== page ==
Multiple major publications ran Op-Eds this week calling for Justice Stephen Breyer to retire from the U.S. Supreme Court to avoid a scenario like that seen with the death of Justice Ruth Bader Ginsburg last fall.
The Associated Press headlined Thursday, “Breyer mum as some liberals urge him to quit Supreme Court.”
“Forgive progressives who aren’t looking forward to the sequel of their personal ‘Nightmare on First Street,’ a Supreme Court succession story,” reporter Mark Sherman wrote for The AP.
“The original followed Justice Ruth Bader Ginsburg’s decision to forgo retirement from the high court, located on First Street in Washington, when Democrats controlled the White House and the Senate during six years of Barack Obama’s presidency, until 2015.”
Ginsburg resisted calls to retire and remained on the bench until her death at the age of 87 last September.
The result was six justices on the Supreme Court appointed by Republican presidents to just three appointed by Democrats.
University of Colorado Boulder law professor Paul Campos, in a Monday Op-Ed for The New York Times, contended that “Breyer should retire right now.”
“Justice Ruth Bader Ginsburg was widely, and deservedly, criticized for her refusal to retire from the Supreme Court at a time when a Democratic president could have chosen her replacement,” Campos wrote.
Breyer — who is the oldest member of the court — is now making the same mistake, Campos argued.
“The evident indifference on the part of Democrats regarding the failure of Justice Breyer, 82, to announce his retirement is apparently a product of the assumption that he will do so at some point during the current Congress and that therefore whether he does so anytime soon is not particularly important,” the professor explained.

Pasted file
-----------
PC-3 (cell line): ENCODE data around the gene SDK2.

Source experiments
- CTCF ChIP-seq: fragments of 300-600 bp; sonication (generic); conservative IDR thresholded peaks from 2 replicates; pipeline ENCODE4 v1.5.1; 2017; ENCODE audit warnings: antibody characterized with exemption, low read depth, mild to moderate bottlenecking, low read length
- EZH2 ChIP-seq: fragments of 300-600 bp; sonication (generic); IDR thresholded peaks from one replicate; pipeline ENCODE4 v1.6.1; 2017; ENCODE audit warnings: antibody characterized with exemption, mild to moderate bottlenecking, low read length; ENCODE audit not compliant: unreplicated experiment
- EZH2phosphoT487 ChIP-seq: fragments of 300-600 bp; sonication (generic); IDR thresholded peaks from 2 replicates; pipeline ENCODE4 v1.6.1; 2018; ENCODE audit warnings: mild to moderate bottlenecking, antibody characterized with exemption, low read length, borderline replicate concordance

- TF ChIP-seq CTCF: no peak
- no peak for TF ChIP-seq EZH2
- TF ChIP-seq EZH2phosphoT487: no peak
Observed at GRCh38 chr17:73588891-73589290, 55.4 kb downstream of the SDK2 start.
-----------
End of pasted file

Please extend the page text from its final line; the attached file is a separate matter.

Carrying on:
“This is a grave mistake.”
Campos went on to point out the current 50-50 split in the Senate — meaning the balance of power could shift during the session at any moment, due to the death or departure of a Democratic senator for serious illness or other reasons.
In such a case, GOP Sen. Mitch McConnell of Kentucky would likely become the majority leader again.
Campos noted that the party composition of the Senate has changed 27 of the 38 Congresses since World War II.
“At the moment, no fewer than six Democratic senators over the age of 70 represent states where a Republican governor would be free to replace them with a Republican, should a vacancy occur,” he wrote.
“Five other Democratic senators represent states for which a vacancy would go unfilled for months, until a special election to fill the seat was held — which would hand the G.O.P. control of the Senate,” the law professor added.
Campos concluded that Breyer “should announce his retirement immediately, effective upon the confirmation of his successor.”
Similarly, Washington Post columnist Paul Waldman contended that Breyer needs to get over himself and retire.
“[T]his is the time for him to make an investment in the future, allowing President Biden to secure his seat for the next few decades,” he argued in a Thursday Op-Ed for the outlet.
“And since Biden has pledged to nominate a Black woman to the court, Breyer can be part of a historic, long-overdue advancement.”